As well as changing my style of presentation, I have also become a little more discerning in choosing what I do. I do not want to turn up to a school simply to tell pupils this is what the course looks like, these are the modules and here are a few examples of the sorts of things we teach at the university. That does nothing to build enthusiasm, it says nothing about our teaching and quite frankly, its boring, both for me and the audience.
Whilst I will turn up to a school to take a session for pupils who have been told that they have a class taken by a visitor, I much prefer those sessions where the pupils have volunteered to attend. Non-compulsory classes such as after school events are filled with students who are there because they have an interest and the enthusiasm shines through.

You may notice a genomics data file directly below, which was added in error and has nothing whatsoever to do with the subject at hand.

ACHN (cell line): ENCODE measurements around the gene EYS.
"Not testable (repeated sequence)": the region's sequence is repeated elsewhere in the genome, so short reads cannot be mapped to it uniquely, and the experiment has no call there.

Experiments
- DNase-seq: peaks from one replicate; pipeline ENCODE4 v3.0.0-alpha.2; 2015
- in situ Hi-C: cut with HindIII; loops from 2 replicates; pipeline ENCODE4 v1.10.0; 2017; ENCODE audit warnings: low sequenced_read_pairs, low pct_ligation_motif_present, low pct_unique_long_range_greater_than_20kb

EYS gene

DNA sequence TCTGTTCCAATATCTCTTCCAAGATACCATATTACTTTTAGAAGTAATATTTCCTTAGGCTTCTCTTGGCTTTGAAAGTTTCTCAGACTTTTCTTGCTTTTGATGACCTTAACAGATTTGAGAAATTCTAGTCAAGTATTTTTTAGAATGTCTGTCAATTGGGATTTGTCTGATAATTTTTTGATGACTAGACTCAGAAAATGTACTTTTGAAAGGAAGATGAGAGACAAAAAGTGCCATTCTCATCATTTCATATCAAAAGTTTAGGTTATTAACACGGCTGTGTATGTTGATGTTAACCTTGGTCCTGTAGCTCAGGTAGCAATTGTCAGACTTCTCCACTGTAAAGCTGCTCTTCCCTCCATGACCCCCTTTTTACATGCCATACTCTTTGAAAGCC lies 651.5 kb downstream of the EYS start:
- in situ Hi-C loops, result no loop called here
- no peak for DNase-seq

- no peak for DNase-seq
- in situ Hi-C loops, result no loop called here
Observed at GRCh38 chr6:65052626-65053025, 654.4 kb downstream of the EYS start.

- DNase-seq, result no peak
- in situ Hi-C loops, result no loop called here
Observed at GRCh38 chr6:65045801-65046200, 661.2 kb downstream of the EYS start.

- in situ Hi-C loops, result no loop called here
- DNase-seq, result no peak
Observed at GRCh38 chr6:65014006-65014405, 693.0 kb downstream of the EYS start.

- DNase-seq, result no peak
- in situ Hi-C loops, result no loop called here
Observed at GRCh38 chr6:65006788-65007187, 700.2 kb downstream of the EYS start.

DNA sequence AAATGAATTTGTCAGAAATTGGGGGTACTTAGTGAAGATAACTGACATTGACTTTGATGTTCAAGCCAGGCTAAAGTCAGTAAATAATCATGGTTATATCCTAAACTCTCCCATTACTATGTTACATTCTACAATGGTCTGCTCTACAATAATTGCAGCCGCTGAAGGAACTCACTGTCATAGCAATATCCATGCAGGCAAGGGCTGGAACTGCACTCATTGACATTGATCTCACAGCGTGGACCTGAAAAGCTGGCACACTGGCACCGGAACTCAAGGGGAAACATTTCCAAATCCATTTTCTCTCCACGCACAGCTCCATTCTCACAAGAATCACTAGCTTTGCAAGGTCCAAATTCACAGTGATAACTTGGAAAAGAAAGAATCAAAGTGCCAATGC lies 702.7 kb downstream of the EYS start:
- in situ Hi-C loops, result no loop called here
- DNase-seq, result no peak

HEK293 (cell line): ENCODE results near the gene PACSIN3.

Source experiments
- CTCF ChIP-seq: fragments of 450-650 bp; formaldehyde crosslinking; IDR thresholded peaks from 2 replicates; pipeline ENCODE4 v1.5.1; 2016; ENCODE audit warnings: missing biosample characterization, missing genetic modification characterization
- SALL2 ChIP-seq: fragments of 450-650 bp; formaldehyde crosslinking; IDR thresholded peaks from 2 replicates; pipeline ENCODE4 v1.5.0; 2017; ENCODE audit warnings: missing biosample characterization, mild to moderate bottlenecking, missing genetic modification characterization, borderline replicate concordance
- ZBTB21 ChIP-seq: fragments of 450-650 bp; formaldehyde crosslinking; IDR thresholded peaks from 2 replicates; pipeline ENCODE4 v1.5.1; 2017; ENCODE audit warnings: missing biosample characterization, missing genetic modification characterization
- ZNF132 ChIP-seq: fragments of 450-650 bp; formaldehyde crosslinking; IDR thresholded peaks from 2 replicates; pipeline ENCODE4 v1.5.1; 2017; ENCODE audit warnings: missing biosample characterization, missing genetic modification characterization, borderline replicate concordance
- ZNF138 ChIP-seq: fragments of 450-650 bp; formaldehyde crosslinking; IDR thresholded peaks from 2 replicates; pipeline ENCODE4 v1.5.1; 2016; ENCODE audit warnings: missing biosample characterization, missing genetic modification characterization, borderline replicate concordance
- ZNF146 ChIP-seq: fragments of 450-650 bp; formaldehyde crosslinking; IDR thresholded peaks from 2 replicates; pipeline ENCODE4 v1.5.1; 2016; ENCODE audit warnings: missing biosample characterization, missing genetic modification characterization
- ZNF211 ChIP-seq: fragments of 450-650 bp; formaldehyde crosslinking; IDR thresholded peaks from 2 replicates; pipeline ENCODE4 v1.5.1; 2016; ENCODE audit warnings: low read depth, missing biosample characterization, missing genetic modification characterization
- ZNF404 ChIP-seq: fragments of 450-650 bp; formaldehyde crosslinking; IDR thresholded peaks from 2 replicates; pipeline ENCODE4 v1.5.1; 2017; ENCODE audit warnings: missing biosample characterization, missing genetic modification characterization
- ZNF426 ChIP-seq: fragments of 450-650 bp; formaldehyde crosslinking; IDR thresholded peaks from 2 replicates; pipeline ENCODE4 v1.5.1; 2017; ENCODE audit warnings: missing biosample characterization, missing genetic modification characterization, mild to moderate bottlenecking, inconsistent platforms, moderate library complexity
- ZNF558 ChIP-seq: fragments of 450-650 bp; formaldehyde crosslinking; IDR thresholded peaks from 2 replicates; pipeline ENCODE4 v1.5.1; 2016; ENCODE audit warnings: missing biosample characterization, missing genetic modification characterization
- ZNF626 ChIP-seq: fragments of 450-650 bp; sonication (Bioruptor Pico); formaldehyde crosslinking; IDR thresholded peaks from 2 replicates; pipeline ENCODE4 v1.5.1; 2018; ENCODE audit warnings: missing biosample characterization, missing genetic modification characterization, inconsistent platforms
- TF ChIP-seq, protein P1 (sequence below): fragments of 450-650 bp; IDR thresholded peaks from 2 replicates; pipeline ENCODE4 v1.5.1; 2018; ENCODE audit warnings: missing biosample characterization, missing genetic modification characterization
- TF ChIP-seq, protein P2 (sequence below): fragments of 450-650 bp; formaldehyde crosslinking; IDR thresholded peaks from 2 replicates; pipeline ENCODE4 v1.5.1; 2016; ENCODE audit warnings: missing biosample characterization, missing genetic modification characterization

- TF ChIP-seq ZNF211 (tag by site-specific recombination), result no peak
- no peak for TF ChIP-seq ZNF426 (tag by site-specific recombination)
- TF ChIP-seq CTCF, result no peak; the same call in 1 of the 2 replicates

Whilst recognising marketing have a place in arranging school visits, particularly new ones, I have found that more of my time is taken up revisiting schools at their request. My visits have extended outside of the county into neighbouring counties and even as far as Norfolk. Students can go to university anywhere so why not spread the word about criminology anywhere. And just to prove that students are never too young to learn, primary school visits for a bit of practical fingerprinting have been carried out for a second time. Science day is great fun, although I’m not sure parents or carers are that keen on trying to clean little inky hands (I keep telling them its only supposed to be the fingers), I really must remember not to use indelible ink!